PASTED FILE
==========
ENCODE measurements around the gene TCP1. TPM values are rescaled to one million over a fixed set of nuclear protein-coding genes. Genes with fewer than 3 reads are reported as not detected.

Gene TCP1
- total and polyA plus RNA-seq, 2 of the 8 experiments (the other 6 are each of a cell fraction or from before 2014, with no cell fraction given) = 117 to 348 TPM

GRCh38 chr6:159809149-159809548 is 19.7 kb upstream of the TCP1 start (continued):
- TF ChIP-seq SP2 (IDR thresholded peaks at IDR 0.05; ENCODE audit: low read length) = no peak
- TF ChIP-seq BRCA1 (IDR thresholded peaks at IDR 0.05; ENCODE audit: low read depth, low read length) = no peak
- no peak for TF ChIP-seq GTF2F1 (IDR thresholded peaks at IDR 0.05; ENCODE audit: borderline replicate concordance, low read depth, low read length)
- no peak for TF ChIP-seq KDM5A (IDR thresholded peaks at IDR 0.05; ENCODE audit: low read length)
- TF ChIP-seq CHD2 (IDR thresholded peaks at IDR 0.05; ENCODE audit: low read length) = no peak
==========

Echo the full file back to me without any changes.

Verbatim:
ENCODE measurements around the gene TCP1. TPM values are rescaled to one million over a fixed set of nuclear protein-coding genes. Genes with fewer than 3 reads are reported as not detected.

Gene TCP1
- total and polyA plus RNA-seq, 2 of the 8 experiments (the other 6 are each of a cell fraction or from before 2014, with no cell fraction given) = 117 to 348 TPM

GRCh38 chr6:159809149-159809548 is 19.7 kb upstream of the TCP1 start (continued):
- TF ChIP-seq SP2 (IDR thresholded peaks at IDR 0.05; ENCODE audit: low read length) = no peak
- TF ChIP-seq BRCA1 (IDR thresholded peaks at IDR 0.05; ENCODE audit: low read depth, low read length) = no peak
- no peak for TF ChIP-seq GTF2F1 (IDR thresholded peaks at IDR 0.05; ENCODE audit: borderline replicate concordance, low read depth, low read length)
- no peak for TF ChIP-seq KDM5A (IDR thresholded peaks at IDR 0.05; ENCODE audit: low read length)
- TF ChIP-seq CHD2 (IDR thresholded peaks at IDR 0.05; ENCODE audit: low read length) = no peak